Gujarat, located on the western coast of India, is a land blessed with natural beauty and rich cultural heritage. One of the defining features of this vibrant state is its intricate network of rivers that flow through its diverse landscapes. These rivers have played a significant role in shaping the history, ecology, and economy of Gujarat.
Join us on a journey as we explore the rivers of Gujarat on Map, the lifelines that have nurtured this region for centuries.
|Sabarmati River||Narmada River|
|Tapi River||Mahi River|
|Machchhu River||Hiran River|
|Banas River||Kim River|
|Rupen River||Aji River|
Rivers of Gujarat
Gujarat’s rivers play a significant role in the state’s ecosystem and economy. With a coastline spanning over 1,600 kilometers along the Arabian Sea, the rivers bring freshwater into the coastal regions, maintaining a delicate balance of marine and terrestrial ecosystems. The major river basins, including Sabarmati, Narmada, Tapi, and Mahi, provide essential water resources for agriculture, supporting the state’s agricultural economy.
These rivers originate from diverse sources such as the Aravalli and Satpura ranges, meandering through Gujarat’s landscapes, and enriching the lands they pass through. They are not only lifelines but also vital habitats for a wide array of plant and animal species.
Largest and longest River in Gujarat
The Narmada River is the longest and largest river in Gujarat. It originates from the Amarkantak Plateau in Madhya Pradesh and flows through central Gujarat, covering a total distance of approximately 1,312 kilometers before emptying into the Arabian Sea. The Narmada River holds immense religious and cultural significance and is often referred to as the “Lifeline of Gujarat.”
Smallest River in Gujarat
The Aji River is the smallest river in Gujarat. It is important for providing water to the Rajkot district. It starts in the hills of Lodhika and Sardhar and flows through Rajkot before reaching the Arabian Sea.
Gujarat Rivers on Map
Major Rivers of Gujarat
Here is a list of major rivers in Gujarat:
- Sabarmati River
- Narmada River
- Tapi River
- Mahi River
- Machchhu River
- Hiran River
- Banas River
- Kim River
- Rupen River
- Aji River
- Vishwamitri River
1. Sabarmati River
The Sabarmati River is a significant river in Gujarat. It originates in the Aravalli Range and flows through major cities like Ahmedabad and Gandhinagar before merging with the Arabian Sea. The Sabarmati River has historical and cultural importance in Gujarat, and it played a crucial role in the Indian independence movement led by Mahatma Gandhi. The river is known for the Sabarmati Riverfront Development Project, which transformed its banks into a vibrant public space.
2. Narmada River
The Narmada River, one of India’s longest rivers, holds great significance in the heart of Gujarat. Originating from the Amarkantak Plateau in Madhya Pradesh, it gracefully meanders through Madhya Pradesh, Maharashtra, and Gujarat before merging with the Arabian Sea. Revered as a sacred river, the Narmada is believed to cleanse the sins of those who bathe in its waters. It serves as a lifeline for Gujarat, providing water for irrigation, drinking, and industrial purposes.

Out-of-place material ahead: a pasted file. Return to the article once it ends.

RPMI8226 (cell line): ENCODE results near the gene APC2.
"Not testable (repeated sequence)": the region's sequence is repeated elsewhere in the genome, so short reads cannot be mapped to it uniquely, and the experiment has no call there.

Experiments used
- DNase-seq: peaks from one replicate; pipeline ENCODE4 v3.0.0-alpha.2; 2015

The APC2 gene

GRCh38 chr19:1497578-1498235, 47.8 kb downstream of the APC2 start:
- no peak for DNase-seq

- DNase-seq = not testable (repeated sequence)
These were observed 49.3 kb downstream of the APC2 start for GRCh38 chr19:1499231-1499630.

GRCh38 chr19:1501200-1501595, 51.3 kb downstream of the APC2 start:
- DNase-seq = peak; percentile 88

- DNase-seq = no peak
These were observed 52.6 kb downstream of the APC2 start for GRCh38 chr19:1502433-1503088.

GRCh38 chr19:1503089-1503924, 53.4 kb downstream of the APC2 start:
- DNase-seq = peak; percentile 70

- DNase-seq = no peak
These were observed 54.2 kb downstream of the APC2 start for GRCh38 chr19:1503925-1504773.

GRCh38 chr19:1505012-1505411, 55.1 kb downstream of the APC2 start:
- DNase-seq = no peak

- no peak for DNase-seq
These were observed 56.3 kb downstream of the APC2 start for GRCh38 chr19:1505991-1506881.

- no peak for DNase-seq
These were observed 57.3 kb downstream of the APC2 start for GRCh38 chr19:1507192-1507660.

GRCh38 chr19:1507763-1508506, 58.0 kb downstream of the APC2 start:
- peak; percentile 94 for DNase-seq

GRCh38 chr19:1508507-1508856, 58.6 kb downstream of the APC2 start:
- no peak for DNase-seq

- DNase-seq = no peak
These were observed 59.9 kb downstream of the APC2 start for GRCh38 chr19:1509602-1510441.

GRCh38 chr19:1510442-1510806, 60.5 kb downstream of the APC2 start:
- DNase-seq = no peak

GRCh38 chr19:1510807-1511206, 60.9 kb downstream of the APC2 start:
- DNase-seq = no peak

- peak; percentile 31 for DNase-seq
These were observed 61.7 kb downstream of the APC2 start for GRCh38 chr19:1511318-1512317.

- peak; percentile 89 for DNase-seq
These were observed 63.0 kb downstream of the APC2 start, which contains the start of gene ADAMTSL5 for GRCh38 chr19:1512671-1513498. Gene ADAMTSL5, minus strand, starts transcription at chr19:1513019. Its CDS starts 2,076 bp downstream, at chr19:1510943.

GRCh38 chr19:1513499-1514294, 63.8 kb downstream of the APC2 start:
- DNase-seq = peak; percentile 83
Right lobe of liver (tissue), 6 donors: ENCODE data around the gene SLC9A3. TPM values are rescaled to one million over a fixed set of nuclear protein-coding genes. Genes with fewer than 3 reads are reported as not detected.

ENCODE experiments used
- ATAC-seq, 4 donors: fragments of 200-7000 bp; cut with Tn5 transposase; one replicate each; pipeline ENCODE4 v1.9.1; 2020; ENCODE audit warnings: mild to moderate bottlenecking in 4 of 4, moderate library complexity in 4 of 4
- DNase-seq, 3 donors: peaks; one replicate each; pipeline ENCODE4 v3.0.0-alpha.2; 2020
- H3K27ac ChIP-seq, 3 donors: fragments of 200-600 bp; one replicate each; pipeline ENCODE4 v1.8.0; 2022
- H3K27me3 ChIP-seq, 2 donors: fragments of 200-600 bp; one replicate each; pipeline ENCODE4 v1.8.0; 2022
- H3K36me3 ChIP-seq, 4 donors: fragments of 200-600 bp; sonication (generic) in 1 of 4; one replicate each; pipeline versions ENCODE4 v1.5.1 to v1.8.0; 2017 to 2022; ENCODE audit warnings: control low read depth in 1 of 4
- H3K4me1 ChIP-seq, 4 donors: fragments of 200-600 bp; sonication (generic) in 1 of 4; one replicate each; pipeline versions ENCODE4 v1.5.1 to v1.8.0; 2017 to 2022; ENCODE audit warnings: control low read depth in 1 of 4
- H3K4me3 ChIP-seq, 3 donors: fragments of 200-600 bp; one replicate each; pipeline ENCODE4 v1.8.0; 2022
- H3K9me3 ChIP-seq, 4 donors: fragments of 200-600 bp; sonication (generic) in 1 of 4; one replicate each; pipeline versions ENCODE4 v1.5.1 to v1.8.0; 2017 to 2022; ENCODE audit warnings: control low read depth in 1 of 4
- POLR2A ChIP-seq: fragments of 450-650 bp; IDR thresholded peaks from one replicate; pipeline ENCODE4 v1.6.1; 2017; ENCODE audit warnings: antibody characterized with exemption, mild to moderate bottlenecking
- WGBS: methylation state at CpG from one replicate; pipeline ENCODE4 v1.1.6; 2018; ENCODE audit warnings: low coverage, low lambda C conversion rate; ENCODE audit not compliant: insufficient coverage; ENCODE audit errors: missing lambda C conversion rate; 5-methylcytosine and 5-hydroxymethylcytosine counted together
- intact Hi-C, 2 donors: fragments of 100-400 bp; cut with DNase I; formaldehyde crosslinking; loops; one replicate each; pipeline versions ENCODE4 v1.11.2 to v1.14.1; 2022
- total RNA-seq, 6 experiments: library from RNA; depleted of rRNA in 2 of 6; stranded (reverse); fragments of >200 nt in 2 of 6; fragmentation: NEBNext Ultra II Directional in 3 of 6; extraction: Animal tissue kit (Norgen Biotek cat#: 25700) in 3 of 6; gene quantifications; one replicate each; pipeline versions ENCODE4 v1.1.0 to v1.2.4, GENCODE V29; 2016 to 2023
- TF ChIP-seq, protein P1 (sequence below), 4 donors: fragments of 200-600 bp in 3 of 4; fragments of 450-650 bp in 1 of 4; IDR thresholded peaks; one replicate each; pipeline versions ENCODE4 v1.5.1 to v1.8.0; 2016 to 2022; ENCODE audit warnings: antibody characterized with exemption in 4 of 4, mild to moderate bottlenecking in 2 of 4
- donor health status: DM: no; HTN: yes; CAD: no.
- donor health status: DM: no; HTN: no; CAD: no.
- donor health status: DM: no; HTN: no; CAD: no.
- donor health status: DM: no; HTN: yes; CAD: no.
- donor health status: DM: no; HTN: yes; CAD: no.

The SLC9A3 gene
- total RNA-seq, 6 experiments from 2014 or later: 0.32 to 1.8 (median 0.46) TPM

The Tapi River, also referred to as the Tapti River, is a significant waterway flowing through central India. It originates in the eastern region of Madhya Pradesh and gracefully traverses Maharashtra and Gujarat before merging with the Arabian Sea. Along its journey, the Tapi River passes through notable cities like Surat, enchanting onlookers with its picturesque landscapes.
The Mahi River, flowing through western India, originates in the Vindhya Range of Madhya Pradesh with a total length of approximately 580 kilometers. It spans across Rajasthan before entering Gujarat. The river serves as a crucial water source for irrigation, drinking water, and industrial purposes. It supports diverse ecosystems and is home to various species of flora and fauna. With its picturesque landscapes, including the scenic Aravalli Range and fertile plains of Gujarat, the Mahi River attracts tourists.
The Machchhu River, originating from the Madla highlands, is a western river in India. It stretches for 130 kilometers and covers a basin area of 2,515 square kilometers. The river gained attention due to a tragic incident in 1979 when the breach of the Machchhu dam caused severe devastation in Morbi town, resulting in loss of life. Despite being relatively less known, the Machchhu River plays a significant role in the lives of the local residents. The surrounding region has been developed as a popular tourist spot, offering visitors the chance to enjoy quality time with their loved ones.
The Hiran River, originating from the Sasa hills of the Gir forest, is part of India’s collection of western rivers. The river’s drainage basin extends up to a maximum length of 40 kilometers. The presence of vibrant wildlife enhances the charm of the river’s surroundings. Lush greenery adorns the banks, with thriving trees, and the area is inhabited by a diverse range of aquatic plants and animals. Birdwatchers will delight in the abundance of unique bird species found here. The river not only supports the ecosystem but also sustains human settlements in the area.